A major component of the Made in NY Writers Room program has been teaching the fellows how to pitch ourselves and our projects. This panel was a great reminder that somewhere between pausing to take a deep breath and smiling with my eyes, I should still be listening to and watching the general demeanor of the person I’m speaking with. The panelists also made a point to discuss their willingness to talk, listen and be flexible about deal points during the pitch process.
Hitting this point home was HOUSE OF CARDS showrunner Melissa James Gibson, who talked about how to master the art of the pitch, saying, “Most successful pitches are when you’re making a human connection, person to person. It’s about being so prepared that I can actually be myself.”
While each of the Made in NY Writers Room fellows is lucky to have mentorship from a showrunner, it’s always helpful to gather other perspectives and insights. James Gibson was joined on the “Scripted Series Content” panel with her HOUSE OF CARDS co-showrunner Frank Pugliese, THE PATH showrunner Jessica Goldberg, THE DEUCE executive producer Nina Kostroff-Noble and series’ star Maggie Gyllenhaal.
Pugliese likened developing a show to kindling a flame. Of the pitch process, he said, “There are a lot of forces trying to put out that flame. When [a project] is personal and deeply rooted…that’s the best way to hang on to that flame.” He added that getting across your genuine passion for a project is the best way ensure a successful pitch. “I convey that I’m going to do it with or without you.”
Kostroff-Noble echoed that sentiment by honing in on the idea of conviction. “[You have to be] extremely confident and incapable of someone talking you out of your idea.” The rest of the panel focused on the intricacies of showrunning and the process of getting a show from pitch to post-production.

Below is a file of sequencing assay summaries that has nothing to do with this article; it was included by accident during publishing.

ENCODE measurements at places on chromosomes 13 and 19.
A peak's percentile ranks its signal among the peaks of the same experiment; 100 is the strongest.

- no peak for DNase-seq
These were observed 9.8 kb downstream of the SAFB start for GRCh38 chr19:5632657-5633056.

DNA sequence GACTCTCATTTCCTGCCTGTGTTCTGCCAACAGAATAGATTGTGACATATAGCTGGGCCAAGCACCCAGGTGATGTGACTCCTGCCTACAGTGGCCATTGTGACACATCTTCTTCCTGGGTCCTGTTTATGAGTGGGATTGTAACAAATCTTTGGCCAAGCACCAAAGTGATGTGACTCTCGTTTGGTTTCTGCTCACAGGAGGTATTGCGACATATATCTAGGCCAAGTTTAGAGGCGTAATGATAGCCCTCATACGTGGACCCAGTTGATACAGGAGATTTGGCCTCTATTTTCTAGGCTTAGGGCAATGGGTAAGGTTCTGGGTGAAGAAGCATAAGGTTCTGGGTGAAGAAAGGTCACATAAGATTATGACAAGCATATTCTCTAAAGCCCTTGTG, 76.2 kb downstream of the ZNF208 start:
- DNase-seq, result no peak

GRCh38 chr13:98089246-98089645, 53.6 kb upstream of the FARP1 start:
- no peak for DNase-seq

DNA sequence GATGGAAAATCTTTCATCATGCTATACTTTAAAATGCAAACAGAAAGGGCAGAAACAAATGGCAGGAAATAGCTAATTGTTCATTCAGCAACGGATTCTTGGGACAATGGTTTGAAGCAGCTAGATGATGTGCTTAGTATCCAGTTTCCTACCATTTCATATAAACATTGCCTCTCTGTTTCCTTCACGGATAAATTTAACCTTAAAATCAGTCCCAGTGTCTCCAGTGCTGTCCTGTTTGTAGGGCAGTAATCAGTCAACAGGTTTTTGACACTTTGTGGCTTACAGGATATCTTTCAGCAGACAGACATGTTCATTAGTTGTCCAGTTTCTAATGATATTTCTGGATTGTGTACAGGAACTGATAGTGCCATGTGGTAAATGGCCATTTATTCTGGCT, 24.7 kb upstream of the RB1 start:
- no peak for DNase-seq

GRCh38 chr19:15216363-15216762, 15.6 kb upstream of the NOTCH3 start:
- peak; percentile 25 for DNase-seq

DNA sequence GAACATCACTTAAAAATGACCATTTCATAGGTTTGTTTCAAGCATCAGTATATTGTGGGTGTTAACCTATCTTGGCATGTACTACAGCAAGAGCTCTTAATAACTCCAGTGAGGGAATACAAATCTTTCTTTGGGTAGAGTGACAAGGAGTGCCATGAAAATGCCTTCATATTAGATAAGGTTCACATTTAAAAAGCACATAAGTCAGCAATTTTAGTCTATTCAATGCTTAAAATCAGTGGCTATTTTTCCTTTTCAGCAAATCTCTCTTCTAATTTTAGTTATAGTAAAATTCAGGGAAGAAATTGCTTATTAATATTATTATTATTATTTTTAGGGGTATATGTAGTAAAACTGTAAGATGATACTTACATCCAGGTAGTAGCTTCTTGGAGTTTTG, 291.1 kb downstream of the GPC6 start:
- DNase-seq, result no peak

Former Focus Features CEO and filmmaker James Schamus (INDIGNATION; CROUCHING TIGER, HIDDEN DRAGON; BROKEBACK MOUNTAIN) gave a talk entitled “Does Cinema Have a Future?” I, of course, hoped the answer was yes; naturally, it was a little more complicated than that. Schamus provided a largely optimistic overview of an industry continuously in flux, from the dawn of the feature film to the importance of the international market today. The conclusion I came to is that the film industry has been “dying” since its inception and the key to keeping the theatrical business from flatlining is to get to the heart of how people currently consume content. This means embracing the new digital landscape, while also creating content that better represents the diverse global market. This requires collaboration—there’s that word again—from all levels of the industry.
Produced By: New York provided a wealth of wisdom about the production process and gave me the opportunity to meet a host of wildly talented people. I feel deeply inspired to put all of this energy into my current and future projects.
Ian Olympio is a Fellow with the inaugural Made in NY Writers Room, a joint program between the Writers Guild of America, East, the New York City’s Mayor’s Office of Media and Entertainment and the Department of Small Business Services. You can follow him on Twitter at @ianolympio.